Ten principles of good design

For over 3 decades, German industrial designer Dieter Rams was Braun’s Chief Design Officer, responsible for the style of a wide range of Braun products, from open reel tape decks to shavers. He even designed the Braun logo.

He often stated “Less, but better”.

As an advocate of the Functionalist School of industrial design, Rams believed that the design a of product should be based on its purpose. The aesthetics would reflect the product’s simplicity and functionality.

He was prolific in his production of exceptional designs, including: audio/visual equipment, radios, coffee makers, calculators, consumer appliances and office products, many which have become recognised classics.

Amongst these is the minimalist, Cylindric T 2 lighter (1968) and Braun Phonosuper SK 4 record player. Dieter Rams and Hans Gugelot designed this product with an innovative clear Plexiglass lid, which displayed its function and prompted the name “Snow White’s Coffin”.

Wunderkind Apple designer Jonathan Ive admired Rams, and remembered vividly his first encounter as a young boy with a Rams designed Braun MPZ 2 Citromatic juicer. “The surfaces were without apology, bold, pure, perfectly-proportioned, coherent and effortless.”

Some of Ive’s designs pay a clear tribute to Rams work. The elegant simplicity and circular control of the Ive designed iPod Mini (2004), echoes the Braun T3 pocket transistor radio, designed by Dieter Rams in 1958.

In the 1970s, Rams introduced the idea of sustainable development, and the concept that obsolescence is a crime in design. In asking himself the question “Is my design good design?”, he formulated his now celebrated ten principles.

Good design:

  1. Is innovative – The possibilities for progression are not, by any means, exhausted. Technological development is always offering new opportunities for original designs. But imaginative design always develops in tandem with improving technology, and can never be an end in itself.
  2. Makes a product useful – A product is bought to be used. It has to satisfy not only functional, but also psychological and aesthetic criteria. Good design emphasizes the usefulness of a product whilst disregarding anything that could detract from it.
  3. Is aesthetic – The aesthetic quality of a product is integral to its usefulness because products are used every day and have an effect on people and their well-being. Only well-executed objects can be beautiful.
  4. Makes a product understandable – It clarifies the product’s structure. Better still, it can make the product clearly express its function by making use of the user’s intuition. At best, it is self-explanatory.
  5. Is unobtrusive – Products fulfilling a purpose are like tools. They are neither decorative objects nor works of art. Their design should therefore be both neutral and restrained, to leave room for the user’s self-expression.
  6. Is honest – It does not make a product appear more innovative, powerful or valuable than it really is. It does not attempt to manipulate the consumer with promises that cannot be kept.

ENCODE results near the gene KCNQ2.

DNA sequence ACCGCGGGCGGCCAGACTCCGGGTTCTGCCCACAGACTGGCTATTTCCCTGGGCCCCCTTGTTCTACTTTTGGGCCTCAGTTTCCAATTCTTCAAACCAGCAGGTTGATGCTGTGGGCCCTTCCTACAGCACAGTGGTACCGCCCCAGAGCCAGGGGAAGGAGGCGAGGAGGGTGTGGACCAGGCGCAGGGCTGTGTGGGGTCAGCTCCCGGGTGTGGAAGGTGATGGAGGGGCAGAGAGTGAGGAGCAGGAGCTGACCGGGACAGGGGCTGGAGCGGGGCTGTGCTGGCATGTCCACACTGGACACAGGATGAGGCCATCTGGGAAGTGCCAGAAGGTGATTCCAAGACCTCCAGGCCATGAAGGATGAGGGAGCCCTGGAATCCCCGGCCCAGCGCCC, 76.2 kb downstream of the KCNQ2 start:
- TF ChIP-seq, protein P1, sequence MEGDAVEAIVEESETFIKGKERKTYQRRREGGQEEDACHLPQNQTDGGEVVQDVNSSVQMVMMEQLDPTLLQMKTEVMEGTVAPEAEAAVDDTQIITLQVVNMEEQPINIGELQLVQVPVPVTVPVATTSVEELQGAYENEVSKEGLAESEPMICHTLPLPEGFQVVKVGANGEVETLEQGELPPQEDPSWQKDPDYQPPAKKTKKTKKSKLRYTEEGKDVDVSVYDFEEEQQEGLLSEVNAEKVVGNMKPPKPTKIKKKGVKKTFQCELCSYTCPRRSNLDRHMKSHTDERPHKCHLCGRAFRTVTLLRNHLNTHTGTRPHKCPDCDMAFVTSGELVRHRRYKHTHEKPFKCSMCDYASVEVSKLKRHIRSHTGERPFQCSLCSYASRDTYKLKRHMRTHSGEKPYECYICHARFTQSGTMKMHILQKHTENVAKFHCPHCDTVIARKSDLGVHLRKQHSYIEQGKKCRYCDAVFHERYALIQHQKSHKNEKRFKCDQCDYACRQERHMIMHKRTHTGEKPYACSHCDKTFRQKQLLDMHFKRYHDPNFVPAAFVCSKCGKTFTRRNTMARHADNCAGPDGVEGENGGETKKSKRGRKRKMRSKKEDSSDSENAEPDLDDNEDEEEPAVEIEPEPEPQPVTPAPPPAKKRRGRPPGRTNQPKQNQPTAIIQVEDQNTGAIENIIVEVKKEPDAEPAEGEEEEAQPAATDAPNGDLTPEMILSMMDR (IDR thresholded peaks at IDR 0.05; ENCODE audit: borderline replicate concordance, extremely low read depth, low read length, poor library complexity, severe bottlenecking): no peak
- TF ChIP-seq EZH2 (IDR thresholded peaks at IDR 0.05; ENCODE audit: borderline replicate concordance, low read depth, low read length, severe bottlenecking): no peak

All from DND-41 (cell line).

7. Is long-lasting – It avoids being fashionable and therefore never appears antiquated. Unlike fashionable design, it lasts many years – even in today’s throwaway society.
  8. Is thorough down to the last detail – Nothing must be arbitrary or left to chance. Care and accuracy in the design process show respect towards the consumer.
  9. Is environmentally friendly – Design makes an important contribution to the preservation of the environment. It conserves resources and minimizes physical and visual pollution throughout the lifecycle of the product.
  10. Is as little design as possible – Less, but better – because it concentrates on the essential aspects, and the products are not burdened with non-essentials. Back to purity, back to simplicity.

In 1980, American inventor and designer Buckminster Fuller stated, “When I’m working on a problem, I never think about beauty. I think only how to solve the problem. But when I have finished, if the solution is not beautiful, I know it is wrong.”

This philosophy applies equally to conveying ideas as to products. Often, when designing an app, writing copy, producing a print ad, framing a photograph or planning a video, the most important decisions are those on what to leave out.

Restraint takes courage, but the best results derive from eliminating the extraneous to reveal the essence.

As Steve Jobs said, “Design is not just what it looks like and feels like. Design is how it works.”

 

Reference:

To learn a more of Dieter Rams thinking, read his Designboom interview
To learn a more of Jonathan Ive, read his Design Museum interview

Books:

Less and More: The Design Ethos of Dieter Rams edited by Klaus Klemp and Keiko Ueki-Polet, published by Gestalten. ISBN: 9783899552775.

As Little Design As Possible: The Work of Dieter Rams by Sophie Lovell, published by Phaidon. ISBN: 9780714849188

Sources:

View some of these designs in Pinterest.com

Dieter Rams portrait
Braun logo structure
Braun TG 60 ‘open reel’ tape recorder
Braun RT 20 ’tischsuper’ tube radio
Braun SK 4 ‘phonosuper’ record player
Braun T3 pocket transistor radio
Braun T2 cylindric cigarette lighter
Braun MPZ 2 Citromatic juicer
industrial design

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